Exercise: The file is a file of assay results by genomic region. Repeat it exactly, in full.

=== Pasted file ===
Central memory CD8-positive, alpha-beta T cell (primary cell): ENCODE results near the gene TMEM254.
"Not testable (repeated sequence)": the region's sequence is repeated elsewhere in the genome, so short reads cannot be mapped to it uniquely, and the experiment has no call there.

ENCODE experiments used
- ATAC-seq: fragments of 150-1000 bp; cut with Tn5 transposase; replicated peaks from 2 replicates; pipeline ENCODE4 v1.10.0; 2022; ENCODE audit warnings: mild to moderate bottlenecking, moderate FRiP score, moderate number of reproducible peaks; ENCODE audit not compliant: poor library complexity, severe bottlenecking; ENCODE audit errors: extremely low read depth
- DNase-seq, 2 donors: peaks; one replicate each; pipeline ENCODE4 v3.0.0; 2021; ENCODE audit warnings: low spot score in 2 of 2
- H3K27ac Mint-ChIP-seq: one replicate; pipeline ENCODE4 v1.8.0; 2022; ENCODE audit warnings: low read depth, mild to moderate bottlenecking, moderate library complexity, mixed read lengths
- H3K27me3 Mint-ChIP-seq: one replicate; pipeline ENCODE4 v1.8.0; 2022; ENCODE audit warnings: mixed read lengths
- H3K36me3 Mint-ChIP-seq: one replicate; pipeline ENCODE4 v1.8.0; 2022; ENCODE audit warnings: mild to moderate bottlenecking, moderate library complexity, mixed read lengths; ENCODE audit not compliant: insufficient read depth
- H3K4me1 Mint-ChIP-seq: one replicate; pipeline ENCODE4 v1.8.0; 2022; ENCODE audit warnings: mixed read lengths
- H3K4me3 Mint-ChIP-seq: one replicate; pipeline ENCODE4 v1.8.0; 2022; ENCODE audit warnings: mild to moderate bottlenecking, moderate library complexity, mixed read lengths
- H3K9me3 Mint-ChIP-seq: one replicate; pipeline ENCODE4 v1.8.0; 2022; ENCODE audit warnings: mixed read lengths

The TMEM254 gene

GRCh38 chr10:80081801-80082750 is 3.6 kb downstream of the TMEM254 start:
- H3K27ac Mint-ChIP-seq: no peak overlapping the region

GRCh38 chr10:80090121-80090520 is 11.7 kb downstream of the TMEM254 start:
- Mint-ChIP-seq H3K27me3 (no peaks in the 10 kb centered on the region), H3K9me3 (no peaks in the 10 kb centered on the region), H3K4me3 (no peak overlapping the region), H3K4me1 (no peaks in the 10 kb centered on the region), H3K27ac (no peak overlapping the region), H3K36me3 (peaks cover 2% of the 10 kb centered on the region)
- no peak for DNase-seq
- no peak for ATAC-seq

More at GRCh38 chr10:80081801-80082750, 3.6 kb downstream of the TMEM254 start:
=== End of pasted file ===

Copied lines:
Central memory CD8-positive, alpha-beta T cell (primary cell): ENCODE results near the gene TMEM254.
"Not testable (repeated sequence)": the region's sequence is repeated elsewhere in the genome, so short reads cannot be mapped to it uniquely, and the experiment has no call there.

ENCODE experiments used
- ATAC-seq: fragments of 150-1000 bp; cut with Tn5 transposase; replicated peaks from 2 replicates; pipeline ENCODE4 v1.10.0; 2022; ENCODE audit warnings: mild to moderate bottlenecking, moderate FRiP score, moderate number of reproducible peaks; ENCODE audit not compliant: poor library complexity, severe bottlenecking; ENCODE audit errors: extremely low read depth
- DNase-seq, 2 donors: peaks; one replicate each; pipeline ENCODE4 v3.0.0; 2021; ENCODE audit warnings: low spot score in 2 of 2
- H3K27ac Mint-ChIP-seq: one replicate; pipeline ENCODE4 v1.8.0; 2022; ENCODE audit warnings: low read depth, mild to moderate bottlenecking, moderate library complexity, mixed read lengths
- H3K27me3 Mint-ChIP-seq: one replicate; pipeline ENCODE4 v1.8.0; 2022; ENCODE audit warnings: mixed read lengths
- H3K36me3 Mint-ChIP-seq: one replicate; pipeline ENCODE4 v1.8.0; 2022; ENCODE audit warnings: mild to moderate bottlenecking, moderate library complexity, mixed read lengths; ENCODE audit not compliant: insufficient read depth
- H3K4me1 Mint-ChIP-seq: one replicate; pipeline ENCODE4 v1.8.0; 2022; ENCODE audit warnings: mixed read lengths
- H3K4me3 Mint-ChIP-seq: one replicate; pipeline ENCODE4 v1.8.0; 2022; ENCODE audit warnings: mild to moderate bottlenecking, moderate library complexity, mixed read lengths
- H3K9me3 Mint-ChIP-seq: one replicate; pipeline ENCODE4 v1.8.0; 2022; ENCODE audit warnings: mixed read lengths

The TMEM254 gene

GRCh38 chr10:80081801-80082750 is 3.6 kb downstream of the TMEM254 start:
- H3K27ac Mint-ChIP-seq: no peak overlapping the region

GRCh38 chr10:80090121-80090520 is 11.7 kb downstream of the TMEM254 start:
- Mint-ChIP-seq H3K27me3 (no peaks in the 10 kb centered on the region), H3K9me3 (no peaks in the 10 kb centered on the region), H3K4me3 (no peak overlapping the region), H3K4me1 (no peaks in the 10 kb centered on the region), H3K27ac (no peak overlapping the region), H3K36me3 (peaks cover 2% of the 10 kb centered on the region)
- no peak for DNase-seq
- no peak for ATAC-seq

More at GRCh38 chr10:80081801-80082750, 3.6 kb downstream of the TMEM254 start: